Telefilm has announced that director Sophie Dupuis’ Chien de garde will represent Canada in the race for Best Foreign Language Film at the 91st Academy Awards, to be held on Feb. 24.
A filmmaker from Val-d’Or, Québec, Chien de garde is Dupuis’ first feature film.
“I was extremely proud today when I learnt that my first feature film would represent Canada at one of the biggest celebrations of cinema. It’s absolutely incredible to be told that indeed my voice deserves to be heard – I feel like I’m dreaming,” Dupuis said in a press release. “I’d also like to take this opportunity to recognize the talented creators who worked with me and who helped lift this film up to its highest level.”
Chien de garde was produced by Etienne Hansez of independent Quebec production house Bravo Charlie, which also produced Dupuis’ short film L’hiver et la Violence.
“At Bravo Charlie, we create films with a unique signature while remaining accessible to audiences everywhere. With Chien de Garde, Sophie Dupuis continued in that line and we are extremely proud to embark on this race,” added Hansez.
The film focuses on central character JP, who lives with his brother Vincent, his mother Joe and his girlfriend Mel in a small apartment in Verdun. JP struggles with balancing his needy family, for whom he feels responsible; the collecting job he works with his brother; and his involvement in the drug cartel run by his uncle Dany, whom he sees as a father figure.
Chien de garde stars Jean-Simon Leduc, Théodore Pellerin, Claudel Laberge, Maude Guérin, and Paul Ahmarani.
Since its theatrical release, the film has been screened in competition at some 20 international film festivals. It earned three Iris Prizes at the most recent Gala Québec Cinéma for best lead actress, best new actor, and best editing.
Telefilm coordinates and chairs the pan-Canadian Oscar selection committee, which is comprised of 24 representatives from the main governmental organizations and associations active in the audiovisual industry. The jury is responsible for submitting one film representing Canada to the Academy of Motion Picture Arts and Sciences, which accepts just one film per country in the Best Foreign Language Film category. The selected film must have been produced outside of the U.S., be primarily in a language other than English, and have been shown in a movie theatre for at least seven consecutive days in its country of origin between Oct. 1, 2017, and Sept. 30, 2018. The Academy will announce a shortlist of nine films, selected from among those submitted, in December. The official nominations for five films will be announced in January.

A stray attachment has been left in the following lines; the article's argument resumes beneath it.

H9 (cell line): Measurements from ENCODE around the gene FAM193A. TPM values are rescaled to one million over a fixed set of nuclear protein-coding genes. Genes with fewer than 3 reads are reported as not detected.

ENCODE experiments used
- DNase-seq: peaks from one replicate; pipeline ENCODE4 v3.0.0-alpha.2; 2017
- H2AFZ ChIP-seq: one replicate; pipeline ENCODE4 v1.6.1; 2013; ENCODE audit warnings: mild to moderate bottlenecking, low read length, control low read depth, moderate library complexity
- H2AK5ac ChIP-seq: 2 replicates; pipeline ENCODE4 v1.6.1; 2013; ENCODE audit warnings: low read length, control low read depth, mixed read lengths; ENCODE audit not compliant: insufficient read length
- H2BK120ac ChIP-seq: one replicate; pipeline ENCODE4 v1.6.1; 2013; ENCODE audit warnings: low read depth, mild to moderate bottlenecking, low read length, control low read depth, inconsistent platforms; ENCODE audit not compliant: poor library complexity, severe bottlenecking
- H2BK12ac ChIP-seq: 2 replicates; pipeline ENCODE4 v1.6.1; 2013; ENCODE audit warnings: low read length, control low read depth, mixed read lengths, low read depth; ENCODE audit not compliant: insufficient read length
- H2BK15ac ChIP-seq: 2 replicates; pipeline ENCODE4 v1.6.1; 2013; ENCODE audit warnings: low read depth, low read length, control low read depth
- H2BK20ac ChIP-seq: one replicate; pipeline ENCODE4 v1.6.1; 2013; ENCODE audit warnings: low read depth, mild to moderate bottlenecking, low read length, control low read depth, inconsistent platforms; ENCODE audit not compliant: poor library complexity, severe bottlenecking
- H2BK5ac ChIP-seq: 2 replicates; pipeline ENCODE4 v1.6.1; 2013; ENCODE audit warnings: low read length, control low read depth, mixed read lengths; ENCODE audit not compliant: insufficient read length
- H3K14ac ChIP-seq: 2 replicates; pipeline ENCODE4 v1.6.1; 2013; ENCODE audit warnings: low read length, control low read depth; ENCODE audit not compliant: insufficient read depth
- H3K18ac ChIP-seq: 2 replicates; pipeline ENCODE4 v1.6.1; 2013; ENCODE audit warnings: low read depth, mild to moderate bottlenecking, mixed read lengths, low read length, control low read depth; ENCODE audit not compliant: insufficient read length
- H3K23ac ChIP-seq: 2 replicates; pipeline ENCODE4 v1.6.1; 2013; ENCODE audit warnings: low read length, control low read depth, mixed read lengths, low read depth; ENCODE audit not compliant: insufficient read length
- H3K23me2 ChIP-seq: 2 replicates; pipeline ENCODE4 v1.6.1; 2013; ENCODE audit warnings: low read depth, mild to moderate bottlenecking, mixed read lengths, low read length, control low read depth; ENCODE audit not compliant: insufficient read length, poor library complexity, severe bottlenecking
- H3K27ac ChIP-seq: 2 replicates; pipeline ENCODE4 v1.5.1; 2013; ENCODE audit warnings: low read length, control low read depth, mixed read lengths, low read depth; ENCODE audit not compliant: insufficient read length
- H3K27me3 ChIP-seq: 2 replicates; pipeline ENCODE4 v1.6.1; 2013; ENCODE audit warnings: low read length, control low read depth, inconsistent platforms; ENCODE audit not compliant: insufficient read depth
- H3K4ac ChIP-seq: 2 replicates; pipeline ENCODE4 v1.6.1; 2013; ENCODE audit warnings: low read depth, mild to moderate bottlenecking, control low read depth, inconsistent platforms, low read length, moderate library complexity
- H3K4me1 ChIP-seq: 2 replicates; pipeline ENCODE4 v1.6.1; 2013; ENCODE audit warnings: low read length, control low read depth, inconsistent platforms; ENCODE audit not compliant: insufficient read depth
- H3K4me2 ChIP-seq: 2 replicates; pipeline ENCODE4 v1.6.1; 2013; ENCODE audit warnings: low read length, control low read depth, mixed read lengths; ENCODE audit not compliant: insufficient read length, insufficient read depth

In the history of the Oscars, eight Canadian films have been nominated in the Best Foreign Language Film category: Kim Nguyen’s War Witch, in 2013; Philippe Falardeau’s Monsieur Lazhar and Agnieszka Holland’s In Darkness (a minority coproduction with Poland and Germany), in 2012; Denis Villeneuve’s Incendies, in 2011; and Deepa Mehta’s Water, in 2007. Denys Arcand has also earned three nominations for The Decline of the American Empire, in 1987, Jesus of Montreal, in 1990, and The Barbarian Invasions, in 2004 – the only Canadian film to have won the award.
Subscribe Now – Free!
Broadcast Dialogue has been required reading in the Canadian broadcast media for 25 years. When you subscribe, you join a community of connected professionals from media and broadcast related sectors from across the country.
The Weekly Briefing from Broadcast Dialogue is delivered exclusively to subscribers by email every Thursday. It’s your link to critical industry news, timely people moves, and excellent career advancement opportunities.
Let’s get started right now.